How did you start creating jewellery?
I started making jewellery as a teenager, using any materials I had to hand to create my own personal pieces. To me jewellery has always been a way of expressing myself. Not only to express my creativity, but also my personality and style. It gives me the chance to wear something different and unique that’s not available on the high street.
Where did you learn to create jewellery?
A few years after moving to London, I decided to study jewellery making and enrolled at Lambeth college for a two year jewellery course. I didn’t know that just over 10 years later I would establish my studio just across the road from that college! The college is now a Tesco express and I sometimes go in there to buy my lunch when I haven’t got my packed lunch with me.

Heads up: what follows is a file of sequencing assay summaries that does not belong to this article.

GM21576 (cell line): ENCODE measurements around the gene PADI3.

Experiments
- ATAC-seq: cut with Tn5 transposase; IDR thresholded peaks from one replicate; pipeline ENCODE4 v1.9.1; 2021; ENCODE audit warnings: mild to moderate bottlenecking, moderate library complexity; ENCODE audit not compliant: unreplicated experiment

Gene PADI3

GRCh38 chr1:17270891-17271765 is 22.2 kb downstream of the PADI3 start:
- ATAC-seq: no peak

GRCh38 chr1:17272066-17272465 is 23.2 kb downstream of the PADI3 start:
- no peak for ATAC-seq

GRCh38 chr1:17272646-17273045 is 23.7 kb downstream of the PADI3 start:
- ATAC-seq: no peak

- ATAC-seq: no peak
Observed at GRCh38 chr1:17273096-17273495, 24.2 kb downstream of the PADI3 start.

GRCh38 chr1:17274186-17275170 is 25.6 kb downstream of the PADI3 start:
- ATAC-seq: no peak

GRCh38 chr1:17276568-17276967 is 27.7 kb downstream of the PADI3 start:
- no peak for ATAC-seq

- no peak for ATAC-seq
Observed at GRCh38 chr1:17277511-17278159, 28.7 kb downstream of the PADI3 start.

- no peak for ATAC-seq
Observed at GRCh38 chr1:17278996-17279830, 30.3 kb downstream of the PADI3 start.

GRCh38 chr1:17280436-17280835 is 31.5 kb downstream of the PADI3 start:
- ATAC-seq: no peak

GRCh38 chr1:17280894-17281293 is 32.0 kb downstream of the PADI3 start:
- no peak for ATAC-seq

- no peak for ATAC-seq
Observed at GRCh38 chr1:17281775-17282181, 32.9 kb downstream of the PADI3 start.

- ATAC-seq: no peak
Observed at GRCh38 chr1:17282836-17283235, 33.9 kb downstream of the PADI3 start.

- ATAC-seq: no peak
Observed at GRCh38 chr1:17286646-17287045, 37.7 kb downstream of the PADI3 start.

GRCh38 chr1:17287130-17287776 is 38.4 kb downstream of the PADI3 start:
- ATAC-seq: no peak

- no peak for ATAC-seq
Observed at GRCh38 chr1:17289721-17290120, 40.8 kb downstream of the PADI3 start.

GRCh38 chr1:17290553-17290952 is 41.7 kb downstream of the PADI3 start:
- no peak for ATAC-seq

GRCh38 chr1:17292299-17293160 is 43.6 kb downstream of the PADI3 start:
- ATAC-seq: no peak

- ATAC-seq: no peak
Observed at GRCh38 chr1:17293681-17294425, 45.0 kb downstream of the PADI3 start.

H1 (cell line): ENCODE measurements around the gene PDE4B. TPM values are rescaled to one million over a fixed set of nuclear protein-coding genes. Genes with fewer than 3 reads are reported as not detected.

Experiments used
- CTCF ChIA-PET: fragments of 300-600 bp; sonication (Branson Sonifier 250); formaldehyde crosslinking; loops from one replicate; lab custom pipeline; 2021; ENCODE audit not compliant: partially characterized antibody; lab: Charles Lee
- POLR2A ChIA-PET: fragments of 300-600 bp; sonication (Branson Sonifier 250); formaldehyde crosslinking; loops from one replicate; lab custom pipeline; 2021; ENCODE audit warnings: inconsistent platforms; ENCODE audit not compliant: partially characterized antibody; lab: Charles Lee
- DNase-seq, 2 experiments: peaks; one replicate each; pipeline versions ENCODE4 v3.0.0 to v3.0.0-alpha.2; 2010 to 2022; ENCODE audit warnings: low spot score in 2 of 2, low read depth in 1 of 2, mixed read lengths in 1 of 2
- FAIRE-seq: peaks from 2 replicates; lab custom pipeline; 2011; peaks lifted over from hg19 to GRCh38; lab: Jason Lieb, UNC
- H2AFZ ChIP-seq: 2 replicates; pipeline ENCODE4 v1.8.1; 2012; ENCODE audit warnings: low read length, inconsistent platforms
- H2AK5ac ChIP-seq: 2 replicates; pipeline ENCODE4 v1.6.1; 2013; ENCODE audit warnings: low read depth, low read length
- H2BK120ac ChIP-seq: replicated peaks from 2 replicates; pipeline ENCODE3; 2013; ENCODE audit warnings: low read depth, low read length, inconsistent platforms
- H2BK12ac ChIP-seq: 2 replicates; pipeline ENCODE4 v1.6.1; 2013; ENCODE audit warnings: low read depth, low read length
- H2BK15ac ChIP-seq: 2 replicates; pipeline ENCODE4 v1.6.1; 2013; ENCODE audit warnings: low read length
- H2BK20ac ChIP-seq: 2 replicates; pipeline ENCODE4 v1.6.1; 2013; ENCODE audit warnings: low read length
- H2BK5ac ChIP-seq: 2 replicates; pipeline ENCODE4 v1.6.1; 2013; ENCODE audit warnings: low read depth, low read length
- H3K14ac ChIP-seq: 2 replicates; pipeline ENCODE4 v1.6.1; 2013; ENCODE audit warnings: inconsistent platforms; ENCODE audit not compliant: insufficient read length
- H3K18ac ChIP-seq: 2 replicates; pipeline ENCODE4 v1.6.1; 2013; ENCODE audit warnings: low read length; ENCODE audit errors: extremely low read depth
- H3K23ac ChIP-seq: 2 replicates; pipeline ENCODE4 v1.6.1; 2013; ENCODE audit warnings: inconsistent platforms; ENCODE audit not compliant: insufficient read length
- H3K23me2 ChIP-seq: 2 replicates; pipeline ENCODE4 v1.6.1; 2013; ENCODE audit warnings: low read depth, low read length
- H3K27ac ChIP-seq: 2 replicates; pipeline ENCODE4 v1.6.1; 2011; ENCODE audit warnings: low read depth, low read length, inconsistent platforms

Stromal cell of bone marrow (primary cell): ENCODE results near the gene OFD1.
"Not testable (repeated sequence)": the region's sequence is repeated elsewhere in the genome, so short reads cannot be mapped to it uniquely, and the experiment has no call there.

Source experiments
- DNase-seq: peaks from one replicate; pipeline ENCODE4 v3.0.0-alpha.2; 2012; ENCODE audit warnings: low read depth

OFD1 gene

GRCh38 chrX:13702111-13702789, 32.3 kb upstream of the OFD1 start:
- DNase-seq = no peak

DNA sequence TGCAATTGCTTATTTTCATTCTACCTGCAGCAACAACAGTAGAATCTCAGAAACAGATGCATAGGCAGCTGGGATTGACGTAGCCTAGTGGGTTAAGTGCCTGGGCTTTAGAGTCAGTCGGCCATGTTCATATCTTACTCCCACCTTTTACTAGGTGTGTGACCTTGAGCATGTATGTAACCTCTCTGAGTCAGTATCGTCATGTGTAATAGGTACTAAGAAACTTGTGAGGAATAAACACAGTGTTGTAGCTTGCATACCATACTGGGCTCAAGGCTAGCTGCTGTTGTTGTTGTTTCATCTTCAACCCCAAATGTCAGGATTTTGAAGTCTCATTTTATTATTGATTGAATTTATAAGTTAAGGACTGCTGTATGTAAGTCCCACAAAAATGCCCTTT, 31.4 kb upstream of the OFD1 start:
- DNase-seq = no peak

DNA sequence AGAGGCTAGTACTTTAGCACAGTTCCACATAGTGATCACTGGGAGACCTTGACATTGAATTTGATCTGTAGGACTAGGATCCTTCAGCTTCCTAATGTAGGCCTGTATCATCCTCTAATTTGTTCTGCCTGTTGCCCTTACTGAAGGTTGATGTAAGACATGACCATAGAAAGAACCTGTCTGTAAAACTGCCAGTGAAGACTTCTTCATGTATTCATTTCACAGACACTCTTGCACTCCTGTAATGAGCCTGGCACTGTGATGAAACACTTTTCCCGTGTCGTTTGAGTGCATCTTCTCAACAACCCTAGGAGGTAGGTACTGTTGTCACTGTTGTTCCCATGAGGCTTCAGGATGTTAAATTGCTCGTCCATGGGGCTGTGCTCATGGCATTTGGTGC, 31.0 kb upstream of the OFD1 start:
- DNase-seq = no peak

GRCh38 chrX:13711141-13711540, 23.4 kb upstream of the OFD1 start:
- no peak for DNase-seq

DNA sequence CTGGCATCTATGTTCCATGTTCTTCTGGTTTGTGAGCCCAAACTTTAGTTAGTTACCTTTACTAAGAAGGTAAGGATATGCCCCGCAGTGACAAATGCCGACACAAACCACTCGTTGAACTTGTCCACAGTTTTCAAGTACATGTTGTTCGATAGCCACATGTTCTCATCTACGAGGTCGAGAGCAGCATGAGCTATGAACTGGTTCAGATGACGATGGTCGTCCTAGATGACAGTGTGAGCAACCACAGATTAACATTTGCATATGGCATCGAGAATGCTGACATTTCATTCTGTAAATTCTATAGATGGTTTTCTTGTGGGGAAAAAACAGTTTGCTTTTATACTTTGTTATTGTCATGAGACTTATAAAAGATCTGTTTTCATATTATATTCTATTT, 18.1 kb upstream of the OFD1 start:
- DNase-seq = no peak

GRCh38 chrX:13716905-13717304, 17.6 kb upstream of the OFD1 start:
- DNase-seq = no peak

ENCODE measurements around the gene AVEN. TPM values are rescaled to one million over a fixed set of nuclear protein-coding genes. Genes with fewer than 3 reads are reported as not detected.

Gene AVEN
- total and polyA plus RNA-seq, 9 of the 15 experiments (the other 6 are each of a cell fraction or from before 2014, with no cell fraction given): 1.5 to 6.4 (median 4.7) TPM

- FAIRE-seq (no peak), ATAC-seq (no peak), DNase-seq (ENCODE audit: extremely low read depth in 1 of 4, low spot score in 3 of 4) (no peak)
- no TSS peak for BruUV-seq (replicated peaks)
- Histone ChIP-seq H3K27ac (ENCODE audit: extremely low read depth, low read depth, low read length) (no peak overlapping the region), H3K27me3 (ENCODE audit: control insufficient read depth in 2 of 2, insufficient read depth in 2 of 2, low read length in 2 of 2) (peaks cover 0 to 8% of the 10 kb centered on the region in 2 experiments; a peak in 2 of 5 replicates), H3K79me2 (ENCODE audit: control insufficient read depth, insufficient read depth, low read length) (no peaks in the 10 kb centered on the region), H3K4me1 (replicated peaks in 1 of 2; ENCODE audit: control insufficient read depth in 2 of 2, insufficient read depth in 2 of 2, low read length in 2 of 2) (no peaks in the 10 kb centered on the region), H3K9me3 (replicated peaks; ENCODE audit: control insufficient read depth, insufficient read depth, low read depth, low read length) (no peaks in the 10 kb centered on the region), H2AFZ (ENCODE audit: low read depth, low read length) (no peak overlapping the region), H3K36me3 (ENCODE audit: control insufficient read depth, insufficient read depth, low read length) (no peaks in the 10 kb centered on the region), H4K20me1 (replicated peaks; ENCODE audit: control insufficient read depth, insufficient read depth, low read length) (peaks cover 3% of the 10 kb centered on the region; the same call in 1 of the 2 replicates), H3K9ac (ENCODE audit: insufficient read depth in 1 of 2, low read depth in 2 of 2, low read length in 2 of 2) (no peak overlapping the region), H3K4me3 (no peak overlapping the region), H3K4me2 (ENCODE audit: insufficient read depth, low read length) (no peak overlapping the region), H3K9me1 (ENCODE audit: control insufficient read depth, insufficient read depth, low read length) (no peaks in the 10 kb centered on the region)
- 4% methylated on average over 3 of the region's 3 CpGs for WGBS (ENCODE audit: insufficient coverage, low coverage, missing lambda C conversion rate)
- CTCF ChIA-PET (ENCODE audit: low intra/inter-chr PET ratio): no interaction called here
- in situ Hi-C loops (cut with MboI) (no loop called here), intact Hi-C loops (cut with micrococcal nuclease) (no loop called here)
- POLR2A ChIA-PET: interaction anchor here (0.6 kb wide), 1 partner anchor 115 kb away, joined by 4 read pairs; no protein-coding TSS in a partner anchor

After Lambeth college I trained in several jewellery schools across London, before perfecting my skill through eight years’ experience working for a number of renowned jewellers.
What inspires you?
I find inspiration in the magic of unconventional beauty I see in nature. I translate my way of seeing nature in metal.
People often look at the obvious beauty, such as the red petals of a rose, but to me beauty lies in the thorns. Nature is beautiful. But also powerful, wild and dangerous. And I want to represent all those aspects in my designs – not just the obvious beauty, which everyone sees.